To what GOP magic math model am I referring? Something called "dynamic scoring." You may be asking yourself what could be wrong with something that's dynamic. The answer is simple: it's bunk. I recently explored how the new Republican-led House of Representatives implemented dynamic scoring as a way of making, say, a $1 trillion tax cut for the wealthy look like it costs a lot less because those tax cuts will supposedly create growth and increase tax revenues going forward. You know, like they did in Kansas.
I asked whether this dynamic scoring model would recognize that, according to a well-respected study, spending on Medicaid for kids increases tax revenues down the road and thus should be scored as costing less than it would under traditional budget scoring methods, just as the GOP wants to do with its tax proposals. This week we've got another study. It quantifies the long-term return on dollars spent to close the gap in educational achievement between rich and poor students. But Republicans want to use dynamic scoring only on tax cuts for the rich, something former Reagan and G.H.W. Bush economic adviser Bruce Bartlett called "smoke and mirrors" designed "to institutionalize Republican ideology into the budget process." In fact, we're already seeing it.
On education spending, the Washington Center for Equitable Growth's study found:
Improving the education of future workers accelerates economic growth and can promote more equal opportunity over the long run. The result: stronger, more broadly shared economic growth, which in turn raises national income and increases government revenue, providing the means by which to invest in improving our economic future.
The study dug into the numbers, examining the straightforward increase in economic growth and in tax revenues--without changing tax rates--that would result from "raising the educational achievement of children from the bottom three quarters of families who are most socioeconomically disadvantaged to more closely match those of children born into the top quarter of families." The long and short of it is this: if we spend money and close or eliminate the gap, we should get it back over time, and the more we achieve on that front, the bigger the return.
As a progressive, it's even more important to note that in addition to the fact that investing this money is a smart move from a long-term budgetary perspective, it's also a moral imperative. Our country has witnessed startling growth in income inequality since the 1970s as gains in wealth have been increasingly concentrated at the very top levels while the large majority of Americans has fallen behind. This inequality derives to a good degree from a corresponding inequality in educational achievement.
Compared with other wealthy industrialized countries, we fail miserably in terms of educational (and thus economic) mobility. Looking at people who are between the ages of 25 and 34, only 5 percent of Americans reached a higher level of education than their parents. Among our peer countries, the figure is 25 percent, five times higher than ours. That's an outrage, and it is a direct result of our failure to ensure that all American children, rich or poor, receive a good education. It is a moral imperative that we fix this disparity.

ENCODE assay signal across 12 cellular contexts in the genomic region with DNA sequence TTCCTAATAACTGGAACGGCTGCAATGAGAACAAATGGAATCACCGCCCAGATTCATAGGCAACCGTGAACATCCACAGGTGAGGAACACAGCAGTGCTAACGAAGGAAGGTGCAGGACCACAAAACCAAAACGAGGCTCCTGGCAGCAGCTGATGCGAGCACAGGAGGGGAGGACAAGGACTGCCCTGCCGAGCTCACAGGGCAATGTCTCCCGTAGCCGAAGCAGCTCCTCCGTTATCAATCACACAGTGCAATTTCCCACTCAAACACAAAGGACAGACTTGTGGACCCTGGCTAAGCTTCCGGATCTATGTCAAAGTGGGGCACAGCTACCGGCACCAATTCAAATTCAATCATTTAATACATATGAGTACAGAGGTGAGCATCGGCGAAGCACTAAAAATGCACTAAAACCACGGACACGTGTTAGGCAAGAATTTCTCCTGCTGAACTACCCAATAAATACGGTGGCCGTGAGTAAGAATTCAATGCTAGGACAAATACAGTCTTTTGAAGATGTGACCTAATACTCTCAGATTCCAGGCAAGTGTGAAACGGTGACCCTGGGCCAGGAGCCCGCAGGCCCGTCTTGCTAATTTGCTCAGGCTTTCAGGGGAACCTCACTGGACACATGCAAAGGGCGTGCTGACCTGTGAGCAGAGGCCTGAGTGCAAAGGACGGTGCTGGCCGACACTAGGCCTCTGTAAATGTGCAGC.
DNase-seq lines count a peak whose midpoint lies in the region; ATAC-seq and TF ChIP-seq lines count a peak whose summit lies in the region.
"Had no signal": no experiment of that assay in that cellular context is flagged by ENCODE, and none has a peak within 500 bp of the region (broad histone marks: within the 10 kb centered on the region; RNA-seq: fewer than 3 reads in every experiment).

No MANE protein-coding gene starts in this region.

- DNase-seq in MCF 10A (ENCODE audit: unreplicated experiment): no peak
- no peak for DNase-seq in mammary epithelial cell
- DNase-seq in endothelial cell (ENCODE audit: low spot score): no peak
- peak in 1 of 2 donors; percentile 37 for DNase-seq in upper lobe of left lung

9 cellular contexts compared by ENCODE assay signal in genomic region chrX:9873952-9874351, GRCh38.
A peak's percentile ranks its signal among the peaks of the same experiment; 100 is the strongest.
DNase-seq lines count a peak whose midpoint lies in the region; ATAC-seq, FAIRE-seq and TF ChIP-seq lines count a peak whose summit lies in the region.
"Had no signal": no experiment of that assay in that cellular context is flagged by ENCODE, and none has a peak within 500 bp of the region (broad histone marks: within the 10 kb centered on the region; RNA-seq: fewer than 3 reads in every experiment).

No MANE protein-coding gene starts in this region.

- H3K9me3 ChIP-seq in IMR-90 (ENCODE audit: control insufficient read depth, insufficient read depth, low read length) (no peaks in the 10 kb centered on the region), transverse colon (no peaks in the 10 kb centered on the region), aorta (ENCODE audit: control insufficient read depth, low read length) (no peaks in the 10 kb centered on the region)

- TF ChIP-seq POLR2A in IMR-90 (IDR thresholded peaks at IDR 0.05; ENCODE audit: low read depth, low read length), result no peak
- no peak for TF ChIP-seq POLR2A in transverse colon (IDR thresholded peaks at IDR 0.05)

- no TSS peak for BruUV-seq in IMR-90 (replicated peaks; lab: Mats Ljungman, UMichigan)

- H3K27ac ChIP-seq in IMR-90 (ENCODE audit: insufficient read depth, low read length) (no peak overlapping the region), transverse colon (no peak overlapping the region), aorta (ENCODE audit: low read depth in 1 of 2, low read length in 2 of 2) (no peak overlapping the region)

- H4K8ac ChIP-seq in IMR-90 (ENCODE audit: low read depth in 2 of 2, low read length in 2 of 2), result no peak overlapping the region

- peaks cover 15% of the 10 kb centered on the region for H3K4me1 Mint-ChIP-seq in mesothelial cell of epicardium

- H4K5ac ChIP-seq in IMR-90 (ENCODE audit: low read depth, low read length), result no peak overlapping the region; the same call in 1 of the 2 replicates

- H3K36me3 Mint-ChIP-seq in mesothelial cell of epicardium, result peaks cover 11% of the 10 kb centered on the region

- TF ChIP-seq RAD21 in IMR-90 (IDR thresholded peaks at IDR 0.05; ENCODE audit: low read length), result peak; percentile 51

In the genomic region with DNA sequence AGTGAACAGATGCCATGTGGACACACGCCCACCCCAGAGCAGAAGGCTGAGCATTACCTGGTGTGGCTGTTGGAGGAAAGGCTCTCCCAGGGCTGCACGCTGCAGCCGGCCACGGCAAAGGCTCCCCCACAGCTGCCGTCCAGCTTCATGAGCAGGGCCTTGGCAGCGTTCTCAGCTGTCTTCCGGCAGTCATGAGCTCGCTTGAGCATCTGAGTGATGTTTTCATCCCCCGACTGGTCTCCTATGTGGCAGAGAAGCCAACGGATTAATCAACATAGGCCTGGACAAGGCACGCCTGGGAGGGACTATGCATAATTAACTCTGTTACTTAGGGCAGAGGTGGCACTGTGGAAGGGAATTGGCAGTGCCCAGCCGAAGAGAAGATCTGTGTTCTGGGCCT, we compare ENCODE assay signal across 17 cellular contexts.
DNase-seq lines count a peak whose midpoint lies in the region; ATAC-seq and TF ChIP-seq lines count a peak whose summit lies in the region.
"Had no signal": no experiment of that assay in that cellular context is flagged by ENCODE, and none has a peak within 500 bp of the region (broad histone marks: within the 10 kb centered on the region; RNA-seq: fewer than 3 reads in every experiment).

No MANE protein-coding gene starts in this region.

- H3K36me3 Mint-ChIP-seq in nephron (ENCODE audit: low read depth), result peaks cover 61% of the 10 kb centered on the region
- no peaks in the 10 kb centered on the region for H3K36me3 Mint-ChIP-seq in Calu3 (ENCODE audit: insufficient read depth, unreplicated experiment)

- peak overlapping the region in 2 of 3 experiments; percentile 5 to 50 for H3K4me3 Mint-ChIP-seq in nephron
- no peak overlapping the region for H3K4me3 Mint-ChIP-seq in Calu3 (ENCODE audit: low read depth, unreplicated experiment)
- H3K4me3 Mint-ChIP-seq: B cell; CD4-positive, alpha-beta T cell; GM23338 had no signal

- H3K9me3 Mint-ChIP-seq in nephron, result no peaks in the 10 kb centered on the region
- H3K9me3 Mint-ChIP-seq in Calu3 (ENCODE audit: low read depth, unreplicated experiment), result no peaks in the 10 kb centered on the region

But now let's return to the politics of this issue, because closing the education gap and improving student performance in a meaningful way requires government action on a number of fronts, the most important of which is budgetary. Budgets are both moral and political documents--moral in that they demonstrate what we value in the most direct terms, and political in that they have to garner enough support from elected officials to be enacted.
In the first week of its new session, the Republican House made a decision that has both moral and political implications. It decided to score its budget proposals in a way that ignores the potential return on investments we might make in infrastructure, educating our children, or providing them health care, while enshrining "smoke and mirrors" estimates of the potential return on tax cuts that benefit their base, the people George W. Bush once called "the haves and the have mores."
It would be one thing if Republicans applied dynamic scoring consistently, both to proposals that would reduce revenue and those that would increase spending. Either we should take into account estimates of the long-term effect of both kinds of proposals on our economy and what our government collects in taxes, or of neither. Doing one and not the other is, as Bartlett pointed out, nothing more than "cook[ing] the books." And let's not forget why Republicans want to cook the books. This ruse is designed to mask the cost of immoral policies that would take from those who have little and give to those who have plenty.
As the Republicans put forth their dynamically scored budget plans, their proposals on taxes and spending, we should all be watching very carefully exactly how the media reports them. Will they simply parrot the GOP's voodoo numbers that show tax cuts pay for themselves while money spent directly on improving people's lives are just dollars spent with no return? Will they let Republicans get away with lying, or will journalists call them out and tell the truth? I guess we'll see, won't we.